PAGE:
I know of some machine quilters who would refuse to quilt a top like this. They would tell the topper to take it home and fix it first. I know of other machine quilters who would feel the need to take it apart themself and fix it. My thoughts are.... and I've said this for many, many years..... Your quilt will be quilted in the condition it is in when you bring it to me. So here is this one all quilted.
I do love the Circle Lord for quilting these tops. It's reasonably flat and even just waiting for me to wrap the back over the top for a binding. Yup, I did quilt in a few tucks here and there. Someone will love it and treasure it.... issues and all.
I try to give each topper a new tip on improving their work. For some, one issue quilt will be the only top they ever make. For others, they continue to make tops and improve with each one.
This next quilt is by such a person. A few years ago she brought me her first top. Oooo eeee, did it have plenty of issues. But just look at how she does now. Not perfect but very much improved! I feel like a proud moma at a kid's graduation to see the work she's doing now.
Her tops have graduated to semi-custom. This is for a grandchild so I did baby rattles and love bears on it.
Remember this quilt from a few months ago? It's a charity quilt that's been waiting for a new home. I had planned to send it to a family that lost their home in a fire. By the time I finally got it quilted I had forgotten who the family was or where to send it. That's what happens when I don't have finished charity quilts waiting to be sent out as I see a need.
Circumstances have prevented me from making charity tops for several months. I'm making plans to change that this coming year! I have a bunch of ufos and pigs just waiting on me.
Yesterday, I had a very good customer call me to ask... if she could make a top very quickly, how long would it take me to quilt it? When I asked why she needed one finished so urgently; she said it was for a cancer patient who always felt cold during treatments.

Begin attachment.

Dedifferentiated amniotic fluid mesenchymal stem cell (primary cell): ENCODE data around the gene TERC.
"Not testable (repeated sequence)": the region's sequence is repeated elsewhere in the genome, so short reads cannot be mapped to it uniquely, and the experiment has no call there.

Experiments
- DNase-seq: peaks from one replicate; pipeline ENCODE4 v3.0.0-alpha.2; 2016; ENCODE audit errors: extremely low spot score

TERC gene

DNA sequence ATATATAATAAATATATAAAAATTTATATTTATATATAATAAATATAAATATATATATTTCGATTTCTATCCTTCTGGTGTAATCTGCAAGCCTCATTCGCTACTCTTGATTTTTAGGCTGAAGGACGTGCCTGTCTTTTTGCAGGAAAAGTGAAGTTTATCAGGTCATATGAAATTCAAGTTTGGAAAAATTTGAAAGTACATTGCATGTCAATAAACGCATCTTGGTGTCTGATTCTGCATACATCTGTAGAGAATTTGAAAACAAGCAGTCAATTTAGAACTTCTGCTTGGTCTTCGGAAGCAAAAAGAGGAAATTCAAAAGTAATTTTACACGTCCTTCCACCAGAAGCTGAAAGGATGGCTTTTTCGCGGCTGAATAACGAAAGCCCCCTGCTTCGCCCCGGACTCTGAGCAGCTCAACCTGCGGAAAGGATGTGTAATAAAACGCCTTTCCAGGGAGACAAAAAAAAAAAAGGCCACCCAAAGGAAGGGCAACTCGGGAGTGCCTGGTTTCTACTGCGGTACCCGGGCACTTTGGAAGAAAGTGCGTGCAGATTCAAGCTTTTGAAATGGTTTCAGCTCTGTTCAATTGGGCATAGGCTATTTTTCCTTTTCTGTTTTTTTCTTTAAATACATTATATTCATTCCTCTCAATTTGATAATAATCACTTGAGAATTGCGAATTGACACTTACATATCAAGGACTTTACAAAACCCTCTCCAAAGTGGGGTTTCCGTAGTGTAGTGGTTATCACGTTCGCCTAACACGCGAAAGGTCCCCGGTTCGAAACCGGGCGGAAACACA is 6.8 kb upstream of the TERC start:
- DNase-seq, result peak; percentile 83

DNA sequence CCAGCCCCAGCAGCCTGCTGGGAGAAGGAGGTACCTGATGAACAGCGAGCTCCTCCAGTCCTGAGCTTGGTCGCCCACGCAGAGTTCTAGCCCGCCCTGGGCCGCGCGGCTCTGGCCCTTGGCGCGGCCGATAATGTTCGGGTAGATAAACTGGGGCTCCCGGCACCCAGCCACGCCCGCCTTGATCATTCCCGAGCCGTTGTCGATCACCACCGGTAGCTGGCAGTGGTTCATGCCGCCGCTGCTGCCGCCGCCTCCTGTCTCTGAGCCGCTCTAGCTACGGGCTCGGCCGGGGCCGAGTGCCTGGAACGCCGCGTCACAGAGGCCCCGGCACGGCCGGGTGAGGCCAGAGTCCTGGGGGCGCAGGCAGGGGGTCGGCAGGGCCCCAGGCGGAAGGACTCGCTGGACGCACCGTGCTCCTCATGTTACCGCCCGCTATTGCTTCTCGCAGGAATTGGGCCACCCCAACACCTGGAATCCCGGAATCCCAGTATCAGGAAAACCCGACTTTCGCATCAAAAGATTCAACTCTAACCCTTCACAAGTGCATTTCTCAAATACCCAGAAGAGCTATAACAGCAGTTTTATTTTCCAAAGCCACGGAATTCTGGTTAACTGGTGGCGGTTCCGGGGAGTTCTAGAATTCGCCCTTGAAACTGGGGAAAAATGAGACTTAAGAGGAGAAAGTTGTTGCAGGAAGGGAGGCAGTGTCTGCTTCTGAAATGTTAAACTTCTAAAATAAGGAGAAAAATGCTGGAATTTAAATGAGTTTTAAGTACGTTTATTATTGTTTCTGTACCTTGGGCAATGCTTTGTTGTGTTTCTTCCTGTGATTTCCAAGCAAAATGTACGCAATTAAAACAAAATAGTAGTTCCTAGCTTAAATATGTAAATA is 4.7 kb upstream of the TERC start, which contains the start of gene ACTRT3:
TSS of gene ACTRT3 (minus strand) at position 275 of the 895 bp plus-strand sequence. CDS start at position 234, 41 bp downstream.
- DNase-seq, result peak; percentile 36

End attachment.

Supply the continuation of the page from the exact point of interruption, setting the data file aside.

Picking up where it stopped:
Well heavens, it is the xmas season. I get urgent calls like this every year about this time. I had to explain that I'm booked for the rest of the year with xmas quilts. I really wanted to say I could quilt one for her; but, it would be unfair to my other customers who have waited months for me to get to their name on my waiting list.
What I suggested to the customer was that she go ahead and make a top and trade it for the one I already had completed. We both win in this situation. She gets what she needs and I get another top to be done for another charity in the future. I don't feel so bad about saying no to a good customer nor do I rush myself to squeeze another top into an already full schedule.
Today is guild meeting. We are meeting today since the last meeting was cancelled due to Ike. I won't be getting any customer quilting done today.
Friday, September 26, 2008
Here it is finished. I used the Circle Lord Fan template to quilt it. This design helps ease in all the fullness.
A view of the back to see the design better.
I finally got through to my insurance company about my food loss. Apparently Kentucky Farm Bureau pays only a small percentage of loss to people who live in the west end. What the area has to do with it doesn't make any sense to me. Especially since I've had the same insurance for 25 years and never filed a claim before. That's a lot of money paid and getting nothing in return when I need it.